[/quote] You’re wrong Pete, Their management ran that company into the ground. Hostess has been sold at least three times since the 1980s, racking up debt and shedding profitable assets along the way with each successive merger. The company filed for bankruptcy in 2004, and again in 2011, As if all this weren’t enough, management gave themselves several raises, all the while complaining that the workers who actually produced the products that made the firm what money it did earn were grossly overpaid relative to the company’s increasingly dismal financial position. Sales had been miserable since around 1999. They kept trying to sell the same products, using roughly the same business model, long after the products had become irrelevant. Once Management realized this they bled the company dry. After the first bankruptcy the Workers took cuts to wages and benefits while the CEO’S pay tripled and increased other executives’ compensation by as much as 80 percent. This is akin to management saying to those who sell wheat they expect to buy flour at 2/3 the market price or to petroleum companies they expect to buy gasoline for $2.25/gallon. Labor, like other suppliers, has a “market rate.” That management was unable to run a company which could pay the market rate for its labor is not the fault of the union.


#14

#15

While executive salaries are always an emotive issue for union folk, in the case of Hostess and its management at the time of its 2012 bankruptcy, it was a red herring. Fist, as you point our, 2012 was the company’third venture into bankruptcy. Three owners, multiple management teams. Either there are no competent managers available, or there was something structurally wrong with Hostess. Second, Hostess debt, when they filed for bankruptcy a little over a year ago, was nearly a billion dollars. Executive salaries may or may not have been appropriate, but wer irrelevant to whether Hostess was viable.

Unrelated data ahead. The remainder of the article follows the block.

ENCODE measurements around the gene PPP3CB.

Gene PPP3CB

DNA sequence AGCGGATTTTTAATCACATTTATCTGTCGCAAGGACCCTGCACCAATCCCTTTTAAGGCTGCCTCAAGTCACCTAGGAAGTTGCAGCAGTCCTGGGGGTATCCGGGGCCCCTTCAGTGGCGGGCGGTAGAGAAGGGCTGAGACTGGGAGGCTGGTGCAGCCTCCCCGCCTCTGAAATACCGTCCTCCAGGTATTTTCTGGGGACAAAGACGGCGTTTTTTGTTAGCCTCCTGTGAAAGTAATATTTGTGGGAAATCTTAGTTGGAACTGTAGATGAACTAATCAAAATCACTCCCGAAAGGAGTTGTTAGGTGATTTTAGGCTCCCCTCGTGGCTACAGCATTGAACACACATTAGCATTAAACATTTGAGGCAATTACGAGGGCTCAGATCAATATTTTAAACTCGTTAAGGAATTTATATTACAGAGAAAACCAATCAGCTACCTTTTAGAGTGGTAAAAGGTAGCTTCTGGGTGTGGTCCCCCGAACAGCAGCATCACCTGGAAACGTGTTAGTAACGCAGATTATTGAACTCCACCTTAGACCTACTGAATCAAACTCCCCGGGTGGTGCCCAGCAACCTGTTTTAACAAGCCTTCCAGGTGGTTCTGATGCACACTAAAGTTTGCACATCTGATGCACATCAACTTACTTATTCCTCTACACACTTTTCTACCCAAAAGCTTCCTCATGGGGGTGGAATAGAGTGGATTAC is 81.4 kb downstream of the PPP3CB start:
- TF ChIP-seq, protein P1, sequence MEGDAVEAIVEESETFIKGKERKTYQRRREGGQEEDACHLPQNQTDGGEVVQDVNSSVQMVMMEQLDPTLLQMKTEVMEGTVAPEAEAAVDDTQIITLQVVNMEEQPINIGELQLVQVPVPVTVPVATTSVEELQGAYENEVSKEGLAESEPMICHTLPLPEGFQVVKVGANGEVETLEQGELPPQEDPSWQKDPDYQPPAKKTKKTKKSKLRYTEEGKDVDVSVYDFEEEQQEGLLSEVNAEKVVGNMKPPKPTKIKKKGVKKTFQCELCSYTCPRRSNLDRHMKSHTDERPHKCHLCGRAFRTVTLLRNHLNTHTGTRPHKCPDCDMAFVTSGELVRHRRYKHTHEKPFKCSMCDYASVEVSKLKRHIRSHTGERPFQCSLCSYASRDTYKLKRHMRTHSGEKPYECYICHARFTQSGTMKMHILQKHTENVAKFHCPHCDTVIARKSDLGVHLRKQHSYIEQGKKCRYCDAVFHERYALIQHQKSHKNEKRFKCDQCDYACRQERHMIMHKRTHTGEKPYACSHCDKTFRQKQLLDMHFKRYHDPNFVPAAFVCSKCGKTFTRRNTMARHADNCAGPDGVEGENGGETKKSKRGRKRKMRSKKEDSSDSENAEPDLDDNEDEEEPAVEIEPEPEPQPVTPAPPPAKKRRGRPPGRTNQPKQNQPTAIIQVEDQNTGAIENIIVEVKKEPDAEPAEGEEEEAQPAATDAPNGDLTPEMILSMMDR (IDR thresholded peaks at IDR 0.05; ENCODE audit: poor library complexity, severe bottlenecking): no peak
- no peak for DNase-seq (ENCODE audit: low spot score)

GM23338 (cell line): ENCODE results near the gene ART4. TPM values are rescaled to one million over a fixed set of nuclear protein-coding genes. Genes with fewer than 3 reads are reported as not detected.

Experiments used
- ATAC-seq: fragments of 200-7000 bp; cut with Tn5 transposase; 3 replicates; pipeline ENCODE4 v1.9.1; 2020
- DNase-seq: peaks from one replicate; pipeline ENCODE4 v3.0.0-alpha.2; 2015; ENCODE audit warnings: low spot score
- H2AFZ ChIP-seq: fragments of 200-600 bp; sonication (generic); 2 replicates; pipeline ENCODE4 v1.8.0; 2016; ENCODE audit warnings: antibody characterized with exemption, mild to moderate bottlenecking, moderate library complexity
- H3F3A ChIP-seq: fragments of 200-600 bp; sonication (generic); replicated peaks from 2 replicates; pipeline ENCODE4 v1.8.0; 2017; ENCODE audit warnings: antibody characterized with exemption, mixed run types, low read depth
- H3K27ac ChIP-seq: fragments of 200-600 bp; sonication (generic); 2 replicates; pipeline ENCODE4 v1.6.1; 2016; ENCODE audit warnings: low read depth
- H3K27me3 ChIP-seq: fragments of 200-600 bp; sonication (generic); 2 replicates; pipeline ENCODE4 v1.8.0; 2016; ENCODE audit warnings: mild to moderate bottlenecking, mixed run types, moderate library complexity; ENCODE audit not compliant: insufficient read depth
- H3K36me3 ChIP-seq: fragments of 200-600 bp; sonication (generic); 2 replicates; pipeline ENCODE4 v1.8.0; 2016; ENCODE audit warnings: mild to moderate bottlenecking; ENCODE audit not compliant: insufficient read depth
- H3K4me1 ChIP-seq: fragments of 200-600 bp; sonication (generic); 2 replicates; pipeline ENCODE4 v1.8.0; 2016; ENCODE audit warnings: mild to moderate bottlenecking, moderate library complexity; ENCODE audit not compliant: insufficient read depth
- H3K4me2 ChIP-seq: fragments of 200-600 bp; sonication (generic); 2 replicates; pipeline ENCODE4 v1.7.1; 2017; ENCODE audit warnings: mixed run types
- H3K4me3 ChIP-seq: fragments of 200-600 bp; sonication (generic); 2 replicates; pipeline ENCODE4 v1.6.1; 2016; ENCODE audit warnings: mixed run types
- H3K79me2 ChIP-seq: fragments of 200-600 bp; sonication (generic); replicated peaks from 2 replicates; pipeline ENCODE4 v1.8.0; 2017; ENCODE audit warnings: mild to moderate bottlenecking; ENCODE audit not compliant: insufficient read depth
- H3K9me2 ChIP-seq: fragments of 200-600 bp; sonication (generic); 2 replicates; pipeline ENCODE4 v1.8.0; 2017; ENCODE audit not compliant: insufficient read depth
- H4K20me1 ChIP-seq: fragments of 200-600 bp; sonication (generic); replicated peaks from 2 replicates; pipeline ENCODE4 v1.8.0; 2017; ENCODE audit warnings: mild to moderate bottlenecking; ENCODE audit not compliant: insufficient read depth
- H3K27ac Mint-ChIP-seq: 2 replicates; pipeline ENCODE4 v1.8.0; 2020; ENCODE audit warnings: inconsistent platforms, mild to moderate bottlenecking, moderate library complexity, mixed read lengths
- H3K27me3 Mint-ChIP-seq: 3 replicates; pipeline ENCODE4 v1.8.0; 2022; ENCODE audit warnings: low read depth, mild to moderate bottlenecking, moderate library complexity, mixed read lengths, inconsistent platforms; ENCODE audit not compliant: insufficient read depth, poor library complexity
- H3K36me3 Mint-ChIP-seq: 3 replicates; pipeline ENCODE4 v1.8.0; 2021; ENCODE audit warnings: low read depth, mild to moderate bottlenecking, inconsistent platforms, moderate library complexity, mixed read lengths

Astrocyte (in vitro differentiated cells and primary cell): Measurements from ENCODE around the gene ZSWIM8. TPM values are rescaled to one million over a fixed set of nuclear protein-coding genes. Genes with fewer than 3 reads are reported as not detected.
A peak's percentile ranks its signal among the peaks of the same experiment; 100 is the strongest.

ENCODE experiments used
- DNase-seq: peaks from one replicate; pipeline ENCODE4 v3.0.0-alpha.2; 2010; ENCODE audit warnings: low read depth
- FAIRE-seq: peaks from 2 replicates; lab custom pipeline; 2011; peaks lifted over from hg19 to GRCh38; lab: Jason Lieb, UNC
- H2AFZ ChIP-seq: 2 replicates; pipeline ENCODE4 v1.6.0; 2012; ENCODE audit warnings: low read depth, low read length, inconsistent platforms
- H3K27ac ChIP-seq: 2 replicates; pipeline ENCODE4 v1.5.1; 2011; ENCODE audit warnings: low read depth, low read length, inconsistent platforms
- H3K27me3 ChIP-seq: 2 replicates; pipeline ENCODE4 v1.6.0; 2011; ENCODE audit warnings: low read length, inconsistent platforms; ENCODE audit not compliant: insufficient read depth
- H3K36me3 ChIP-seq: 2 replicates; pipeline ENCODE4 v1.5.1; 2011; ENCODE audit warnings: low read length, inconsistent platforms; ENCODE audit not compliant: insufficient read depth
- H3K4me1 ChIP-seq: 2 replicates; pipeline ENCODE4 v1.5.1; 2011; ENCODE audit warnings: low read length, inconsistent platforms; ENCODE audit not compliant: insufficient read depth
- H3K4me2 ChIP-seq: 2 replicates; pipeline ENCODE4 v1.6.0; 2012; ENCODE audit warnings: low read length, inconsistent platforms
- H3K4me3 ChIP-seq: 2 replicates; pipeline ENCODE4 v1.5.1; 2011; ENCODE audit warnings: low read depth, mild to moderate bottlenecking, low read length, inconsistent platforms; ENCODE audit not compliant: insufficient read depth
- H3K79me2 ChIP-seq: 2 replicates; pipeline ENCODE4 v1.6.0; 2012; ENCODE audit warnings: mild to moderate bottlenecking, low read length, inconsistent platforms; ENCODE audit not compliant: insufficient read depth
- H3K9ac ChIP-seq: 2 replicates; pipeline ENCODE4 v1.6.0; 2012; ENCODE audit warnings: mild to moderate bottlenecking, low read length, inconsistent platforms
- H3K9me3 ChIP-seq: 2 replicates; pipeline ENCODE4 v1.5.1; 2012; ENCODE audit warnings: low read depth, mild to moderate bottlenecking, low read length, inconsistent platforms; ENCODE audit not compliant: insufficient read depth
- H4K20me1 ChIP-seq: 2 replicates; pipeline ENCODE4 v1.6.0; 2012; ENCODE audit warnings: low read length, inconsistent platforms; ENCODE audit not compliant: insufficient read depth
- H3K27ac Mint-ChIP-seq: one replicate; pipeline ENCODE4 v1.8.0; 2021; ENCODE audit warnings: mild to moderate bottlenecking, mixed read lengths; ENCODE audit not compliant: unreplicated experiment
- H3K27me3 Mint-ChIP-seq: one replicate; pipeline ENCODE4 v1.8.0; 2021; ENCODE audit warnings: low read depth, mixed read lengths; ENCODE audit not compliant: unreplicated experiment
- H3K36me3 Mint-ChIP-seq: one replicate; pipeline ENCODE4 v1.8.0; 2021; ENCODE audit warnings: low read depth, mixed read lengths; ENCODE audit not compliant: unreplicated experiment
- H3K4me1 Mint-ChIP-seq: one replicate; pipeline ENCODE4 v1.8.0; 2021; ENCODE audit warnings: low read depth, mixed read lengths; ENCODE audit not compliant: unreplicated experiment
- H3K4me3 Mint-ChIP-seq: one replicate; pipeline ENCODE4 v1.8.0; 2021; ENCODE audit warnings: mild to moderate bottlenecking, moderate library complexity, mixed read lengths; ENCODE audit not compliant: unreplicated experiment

The unions chose to refuse to make concessions, knowing it could drive Hostess into bankruptcy, and saying they basically did not care because Hostess would go under anyway. Whatever the truth of that contention, the unions chose to kill Hostess.


#16

I was going for symbolism


#17

You always were a symbolic sort. :grin:


#18

[quote=“PeteS_in_CA, post:15, topic:38631”]
While executive salaries are always an emotive issue for union folk, in the case of Hostess and its management at the time of its 2012 bankruptcy, it was a red herring. Fist, as you point our, 2012 was the company’third venture into bankruptcy. Three owners, multiple management teams. Either there are no competent managers available, or there was something structurally wrong with Hostess. Second, Hostess debt, when they filed for bankruptcy a little over a year ago, was nearly a billion dollars. Executive salaries may or may not have been appropriate, but wer irrelevant to whether Hostess was viable.

The unions chose to refuse to make concessions, knowing it could drive Hostess into bankruptcy, and saying they basically did not care because Hostess would go under anyway. Whatever the truth of that contention, the unions chose to kill Hostess.
[/quote] Huh? The Union agreed and gave up over $220 million in concessions after the first bankruptcy. Guess where the money went? It wasn’t reinvested back into the company. It right in the executive’s pockets. As a business model their days were numbered and management saw that coming and bled out the company.


#19

Well, I did have Milk Duds, Twizlers, and sour Lifesaver gummies in my pocket and Mrs. RW’s purse.